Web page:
• NAIA Men's Division I Tournament: 1957 (as Villa Madonna)
      • First official upset in NAIA Tournament history, because it was the first year seeding was added to the tournament. Villa Madonna upset West Virginia Tech 93 to 91.
    • Presidents' Athletic Conference regular season champs: 2009, 2010
    • NCAA Division III Tournament appearances: 2009
  • Cross country
  • Football
    • Second fastest Division III school to 100 wins
    • Best all-time win percentage in NCAA Division III
    • Undefeated regular season - 1991, 1995, 2001, 2009, 2010, 2015
    • NCAA Division III Football Championships (playoffs) - 1992, 2001, 2008, 2009, 2010, 2011, 2015, 2016
    • Association of Mideast Colleges Conference champions - 1991, 1992, 1993, 1994, 1995
    • Presidents' Athletic Conference champions - 2008, 2009, 2010, 2011, 2013 (co-champions), 2014 (co-champions), 2015, 2016
  • Golf
    • Presidents' Athletic Conference champs: 2010
    • NCAA Division III Championship appearances: 2010
  • Soccer
    • Presidents' Athletic Conference regular season champs: 2009, 2011
    • NCAA Division III Tournament appearances: 2009, 2010, 2011
  • Tennis
  • Track and field
  • Wrestling
    • PAC regular season champs: 2017
      • Brand new program to the school

Women's sportsEdit

  • Basketball
    • Presidents' Athletic Conference regular season champs: 2006, 2007, 2008, 2009, 2010, 2011, 2013, 2014, 2015, 2016, 2017, 2018
    • NCAA Division III Tournament appearances: 1997, 2001, 2002, 2004, 2007, 2008, 2009, 2010, 2011, 2013, 2014, 2015, 2016, 2017, 2018, 2019
    • NCAA Division III Final Four appearances: 2015, 2016, 2018, 2019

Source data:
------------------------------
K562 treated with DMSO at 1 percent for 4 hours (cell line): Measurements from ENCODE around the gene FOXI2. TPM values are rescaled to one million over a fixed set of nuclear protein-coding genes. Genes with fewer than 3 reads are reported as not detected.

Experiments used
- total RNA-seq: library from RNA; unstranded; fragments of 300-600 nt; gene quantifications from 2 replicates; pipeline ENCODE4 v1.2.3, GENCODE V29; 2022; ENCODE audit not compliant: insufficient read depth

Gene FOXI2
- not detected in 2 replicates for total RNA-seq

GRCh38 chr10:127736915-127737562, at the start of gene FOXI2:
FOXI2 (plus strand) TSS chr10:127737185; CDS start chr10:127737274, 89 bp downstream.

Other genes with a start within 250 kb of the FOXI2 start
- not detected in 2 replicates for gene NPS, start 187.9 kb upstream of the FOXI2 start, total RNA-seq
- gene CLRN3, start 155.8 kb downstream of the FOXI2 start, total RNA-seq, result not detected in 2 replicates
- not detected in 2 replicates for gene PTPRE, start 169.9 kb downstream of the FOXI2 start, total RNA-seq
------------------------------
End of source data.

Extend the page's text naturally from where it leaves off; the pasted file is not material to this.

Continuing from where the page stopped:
• NCAA Division III Championships: 2015 (vacated),[25] 2016, 2019
  • Cross country
  • Golf
  • Lacrosse
  • Soccer
    • Presidents' Athletic Conference regular season champs: 2006, 2007, 2008, 2010
    • NCAA Division III Tournament appearances: 2003, 2011
  • Softball
    • Presidents' Athletic Conference regular season champs: 2006, 2008, 2009, 2010
    • NCAA Division III Tournament appearances: 2005, 2006, 2009, 2010
  • Tennis
  • Track and field
  • Volleyball
    • Presidents' Athletic Conference regular season champs: 2007, 2009, 2010, 2012, 2013, 2014, 2015
    • NCAA Division III Tournament appearances: 1991, 1992, 1993, 1994, 1995, 1997, 1999, 2003, 2009, 2010, 2012, 2013, 2014, 2015

Notable peopleEdit


  1. ^ a b c d e MoreOver Fall 2014; accessed December 28, 2014.
  2. ^ a b c As of fall 2016. "Student headcount by level: All independent institutions (2006-16)" (PDF). Kentucky Council on Postsecondary Education. Commonwealth of Kentucky. Retrieved 4 March 2018.
  3. ^ Covington Latin School, Kenton County Public Library, retrieved February 29, 2015.
  4. ^ Northern Kentucky Views, Villa Madonna College,; accessed September 15, 2014.
  5. ^ Fordham University
  6. ^ Thomas More has new name, but remains the same institution,; accessed October 3, 2018.
  7. ^ "Thomas More College in NKY granted university status". Cincinnati: WCPO-TV. September 28, 2018. Retrieved February 5, 2019.
  8. ^ a b c d e f g h i j k l m Program for Thomas More College Presidential Inauguration, April Twenty-Ninth, Two Thousand and Five
  9. ^ Green, Judy; LaDuke, Jeanne (2008). Pioneering Women in American Mathematics — The Pre-1940 PhD's. History of Mathematics. 34 (1st ed.). American Mathematical Society, The London Mathematical Society. ISBN 978-0-8218-4376-5. Biography on p.599-600 of the Supplementary Material at AMS
  10. ^ Thomas More College Announces New President
  11. ^
  12. ^
  13. ^ Accreditation
  14. ^ a b Clubs & Organizations
  15. ^ Connor Convocation Center Center
  16. ^ BB&T Field
  17. ^ a b c Residence Halls
  18. ^ BB&T Observatory
  19. ^ Mary, Seat of Wisdom Chapel
  20. ^ Biology Field Station
  21. ^
  22. ^ "Thomas More | The Accelerated Program (TAP)". Retrieved 2013-08-24.
  23. ^ Master of Arts in Teaching Program
  24. ^ Moore, Josh (July 24, 2018). "Kentucky college making jump to NAIA from NCAA". Lexington Herald-Leader. Lexington, KY. Retrieved February 5, 2019.
  25. ^ "D3 team has to vacate a title because Randy Moss' daughter stayed with a coach while recovering from injury". SBNation. Vox Media. Retrieved 17 November 2016.
  26. ^ Rick Hughes Archived 2007-01-22 at the Wayback Machine
  27. ^ Larry Staverman
  28. ^ Dan Tieman

External linksEdit